Yellowstone volcano latest: Watch USGS scientists send camera into centre of Earth | Science | News

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Observatory (YVO) scientists will spend the next 11 days collecting data samples from the supervolcano’s Upper Geyser Basin.

Between November 5 and November 11, three groups of scientists will lower equipment into Old Faithful’s thermal vents to a number of measurements.

The Yellowstone study is the first of its kind since the early 1990s, when scientists dropped cameras into the geyser.

The spectacular footage dubbed A Short Voyage Towards the Centre of the Earth, which you can watch here, shows the intricate thermal tunnel of Old Faithful about 22ft below ground.

The United States Geological Survey (USGS) said: “The footage revealed a constriction in Old Faithful’s conduit 22 feet down, which may trap steam and water and build pressure for a geyser eruption.

“A more recent study utilised an array of small portable seismometers to map the ground beneath Old Faithful.

“The researchers discovered a reservoir below the ground several hundred feet west of the geyser and that contains about 79 million gallons of hot water.”

This month, geologists from the Universities of Wyoming, Utah, New Hampshire and Montana State University will once again examine the geyser.


One team of scientists will collect silica sinters – mineral deposits – and other rock samples in order to determine their chemical compositions and age.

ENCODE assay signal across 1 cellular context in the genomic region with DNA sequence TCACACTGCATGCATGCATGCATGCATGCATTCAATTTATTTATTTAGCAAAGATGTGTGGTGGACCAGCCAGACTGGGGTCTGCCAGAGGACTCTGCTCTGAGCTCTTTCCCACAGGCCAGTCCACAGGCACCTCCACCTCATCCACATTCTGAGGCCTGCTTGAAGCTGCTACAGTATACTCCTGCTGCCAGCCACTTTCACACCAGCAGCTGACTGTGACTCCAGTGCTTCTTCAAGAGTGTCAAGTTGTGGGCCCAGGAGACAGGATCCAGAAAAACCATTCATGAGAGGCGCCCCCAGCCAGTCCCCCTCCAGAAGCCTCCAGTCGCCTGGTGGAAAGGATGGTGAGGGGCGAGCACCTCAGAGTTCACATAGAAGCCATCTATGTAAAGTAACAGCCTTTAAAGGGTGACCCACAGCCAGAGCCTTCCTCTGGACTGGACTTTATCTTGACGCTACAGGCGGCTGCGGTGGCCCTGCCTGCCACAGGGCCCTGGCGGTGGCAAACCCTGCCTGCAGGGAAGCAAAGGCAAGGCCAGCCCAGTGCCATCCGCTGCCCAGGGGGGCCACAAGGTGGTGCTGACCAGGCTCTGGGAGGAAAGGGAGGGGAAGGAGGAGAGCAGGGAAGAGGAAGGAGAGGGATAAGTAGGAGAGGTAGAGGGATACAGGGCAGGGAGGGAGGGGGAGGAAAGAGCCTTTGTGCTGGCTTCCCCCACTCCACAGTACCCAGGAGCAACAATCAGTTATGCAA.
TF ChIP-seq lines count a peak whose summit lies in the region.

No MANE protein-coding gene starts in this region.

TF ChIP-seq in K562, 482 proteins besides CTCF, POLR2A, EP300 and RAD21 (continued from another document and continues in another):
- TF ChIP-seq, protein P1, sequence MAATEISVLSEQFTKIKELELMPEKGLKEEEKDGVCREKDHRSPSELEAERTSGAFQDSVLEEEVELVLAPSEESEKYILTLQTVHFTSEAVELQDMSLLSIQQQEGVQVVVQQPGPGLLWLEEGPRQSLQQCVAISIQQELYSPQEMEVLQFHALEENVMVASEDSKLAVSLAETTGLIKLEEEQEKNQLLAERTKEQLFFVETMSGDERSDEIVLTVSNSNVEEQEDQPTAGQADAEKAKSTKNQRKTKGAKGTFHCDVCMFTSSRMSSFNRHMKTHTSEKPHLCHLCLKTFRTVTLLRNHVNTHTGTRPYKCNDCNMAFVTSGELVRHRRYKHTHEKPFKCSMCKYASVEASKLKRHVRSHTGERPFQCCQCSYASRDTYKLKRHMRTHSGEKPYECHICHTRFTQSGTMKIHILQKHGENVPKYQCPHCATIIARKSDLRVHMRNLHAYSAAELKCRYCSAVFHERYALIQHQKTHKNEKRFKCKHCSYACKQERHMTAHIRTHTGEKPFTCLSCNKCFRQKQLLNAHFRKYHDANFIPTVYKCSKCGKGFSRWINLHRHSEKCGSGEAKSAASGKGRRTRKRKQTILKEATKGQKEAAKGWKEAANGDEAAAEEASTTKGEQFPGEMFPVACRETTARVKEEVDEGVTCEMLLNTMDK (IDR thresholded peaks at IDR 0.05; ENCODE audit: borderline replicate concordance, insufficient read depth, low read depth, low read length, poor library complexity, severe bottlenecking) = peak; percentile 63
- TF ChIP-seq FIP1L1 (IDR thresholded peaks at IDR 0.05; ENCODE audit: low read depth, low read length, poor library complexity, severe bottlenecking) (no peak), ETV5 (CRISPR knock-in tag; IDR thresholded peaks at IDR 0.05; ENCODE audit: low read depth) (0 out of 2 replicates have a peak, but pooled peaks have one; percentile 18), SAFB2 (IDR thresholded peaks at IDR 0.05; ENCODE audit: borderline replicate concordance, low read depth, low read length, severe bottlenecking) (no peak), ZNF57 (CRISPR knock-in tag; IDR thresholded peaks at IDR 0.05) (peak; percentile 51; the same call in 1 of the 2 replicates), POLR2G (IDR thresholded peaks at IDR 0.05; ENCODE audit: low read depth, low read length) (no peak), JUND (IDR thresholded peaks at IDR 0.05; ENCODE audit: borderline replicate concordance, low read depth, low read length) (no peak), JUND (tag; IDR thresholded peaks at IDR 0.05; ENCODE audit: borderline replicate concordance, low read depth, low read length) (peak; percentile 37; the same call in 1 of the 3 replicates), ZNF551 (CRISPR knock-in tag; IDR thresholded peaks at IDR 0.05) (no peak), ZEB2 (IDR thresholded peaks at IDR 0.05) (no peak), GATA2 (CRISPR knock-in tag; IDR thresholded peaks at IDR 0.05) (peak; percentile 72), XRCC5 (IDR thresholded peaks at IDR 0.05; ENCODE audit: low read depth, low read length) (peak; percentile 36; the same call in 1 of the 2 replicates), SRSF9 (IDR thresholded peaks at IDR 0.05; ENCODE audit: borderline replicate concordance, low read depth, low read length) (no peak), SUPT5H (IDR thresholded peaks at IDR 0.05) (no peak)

The team will also collect tree ring samples from the Upper Geyser Basin to try and identify tree growth pattens related to geyser activity.

The second team of geologists will focus on Yellowstone volcano’s geohydrobiology.

The USGS said: “They will take a variety of geophysical measurements around the geyser, such as electrical resistivity, nuclear magnetic resonance, and seismic refraction.

“They will also sample Old Faithful surface water for geochemistry, isotopes, and microbial communities.”

The third group of volcano experts will retrieve a number of small seismometers deployed around Geyser Hill in September.

The seismic measurement tools were deployed in response to rapid landscape shifts in the area, following .

If you are lucky enough, the USGS teased you might be able to spot some of the scientists working around Yellowstone’s geysers between now and November 16.

You can tune in to the Yellowstone geysers webcam live by clicking here.

Yellowstone volcano is one of the biggest and most active supervolcanoes in the world and it occupies a corner of the Western US.

The supervolcano is constantly monitored through a combined effort of the YVO, the USGS and a number of geology-focused universities.

Yellowstone volcano is believed to have last erupted between 64,000 and 70,000 years ago.

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